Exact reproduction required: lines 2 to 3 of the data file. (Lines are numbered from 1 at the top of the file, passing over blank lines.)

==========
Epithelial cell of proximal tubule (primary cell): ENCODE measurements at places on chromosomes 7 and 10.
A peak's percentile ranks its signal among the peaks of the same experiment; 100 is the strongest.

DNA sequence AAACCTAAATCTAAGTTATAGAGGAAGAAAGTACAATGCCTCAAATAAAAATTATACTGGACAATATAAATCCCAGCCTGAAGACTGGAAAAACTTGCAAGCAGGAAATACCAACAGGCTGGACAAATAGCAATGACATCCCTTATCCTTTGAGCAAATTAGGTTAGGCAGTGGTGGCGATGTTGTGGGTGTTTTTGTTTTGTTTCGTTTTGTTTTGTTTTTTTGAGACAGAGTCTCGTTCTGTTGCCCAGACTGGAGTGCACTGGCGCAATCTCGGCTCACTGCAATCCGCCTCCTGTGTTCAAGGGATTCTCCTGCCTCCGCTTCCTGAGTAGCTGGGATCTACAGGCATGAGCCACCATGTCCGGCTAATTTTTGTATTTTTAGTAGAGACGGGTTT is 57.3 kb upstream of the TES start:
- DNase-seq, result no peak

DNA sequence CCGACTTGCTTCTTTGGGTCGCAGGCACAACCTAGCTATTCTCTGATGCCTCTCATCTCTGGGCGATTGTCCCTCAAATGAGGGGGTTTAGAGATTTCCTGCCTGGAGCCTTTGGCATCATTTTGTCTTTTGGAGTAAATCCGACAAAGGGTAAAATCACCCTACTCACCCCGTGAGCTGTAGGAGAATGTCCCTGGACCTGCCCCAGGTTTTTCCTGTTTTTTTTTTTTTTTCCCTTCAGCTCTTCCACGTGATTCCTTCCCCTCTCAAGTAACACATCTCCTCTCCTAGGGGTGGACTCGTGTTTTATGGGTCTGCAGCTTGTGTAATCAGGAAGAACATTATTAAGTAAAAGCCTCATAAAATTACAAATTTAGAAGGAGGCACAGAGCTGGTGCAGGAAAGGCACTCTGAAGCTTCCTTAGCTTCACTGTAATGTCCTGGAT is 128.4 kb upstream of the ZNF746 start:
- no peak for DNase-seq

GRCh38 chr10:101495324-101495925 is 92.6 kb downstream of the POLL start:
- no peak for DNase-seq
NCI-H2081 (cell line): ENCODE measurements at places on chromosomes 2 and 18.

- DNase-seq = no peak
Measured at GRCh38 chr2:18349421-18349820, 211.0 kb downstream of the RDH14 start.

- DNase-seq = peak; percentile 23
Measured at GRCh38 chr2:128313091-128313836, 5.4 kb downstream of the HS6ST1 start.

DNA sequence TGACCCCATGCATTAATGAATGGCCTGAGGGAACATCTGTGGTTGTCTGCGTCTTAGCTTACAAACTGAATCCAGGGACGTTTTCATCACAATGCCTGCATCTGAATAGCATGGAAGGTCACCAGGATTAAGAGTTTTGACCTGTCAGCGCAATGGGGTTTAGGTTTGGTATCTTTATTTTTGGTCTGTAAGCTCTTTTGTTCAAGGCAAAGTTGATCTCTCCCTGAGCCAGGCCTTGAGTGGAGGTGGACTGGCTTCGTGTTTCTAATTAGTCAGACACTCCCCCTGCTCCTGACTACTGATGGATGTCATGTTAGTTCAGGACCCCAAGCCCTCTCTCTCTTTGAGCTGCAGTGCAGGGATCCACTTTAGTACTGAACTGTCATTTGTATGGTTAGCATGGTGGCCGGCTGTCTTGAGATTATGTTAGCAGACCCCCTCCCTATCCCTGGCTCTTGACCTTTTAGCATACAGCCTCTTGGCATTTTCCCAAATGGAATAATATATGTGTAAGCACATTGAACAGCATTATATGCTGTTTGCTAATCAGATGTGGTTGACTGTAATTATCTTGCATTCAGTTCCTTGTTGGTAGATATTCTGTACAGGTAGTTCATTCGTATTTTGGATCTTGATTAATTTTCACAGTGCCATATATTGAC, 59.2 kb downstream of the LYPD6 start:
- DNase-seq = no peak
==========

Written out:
A peak's percentile ranks its signal among the peaks of the same experiment; 100 is the strongest.

DNA sequence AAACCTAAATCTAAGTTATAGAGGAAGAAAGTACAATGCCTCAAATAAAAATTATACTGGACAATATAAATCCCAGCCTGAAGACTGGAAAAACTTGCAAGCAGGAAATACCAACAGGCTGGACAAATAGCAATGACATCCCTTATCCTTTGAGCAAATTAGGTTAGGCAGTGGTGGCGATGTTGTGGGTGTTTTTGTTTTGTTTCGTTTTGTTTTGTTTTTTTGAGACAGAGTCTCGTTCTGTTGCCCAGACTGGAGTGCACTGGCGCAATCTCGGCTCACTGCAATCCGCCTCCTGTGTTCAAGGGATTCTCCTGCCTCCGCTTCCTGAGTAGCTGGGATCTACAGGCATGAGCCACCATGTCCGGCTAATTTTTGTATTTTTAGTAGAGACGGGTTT is 57.3 kb upstream of the TES start: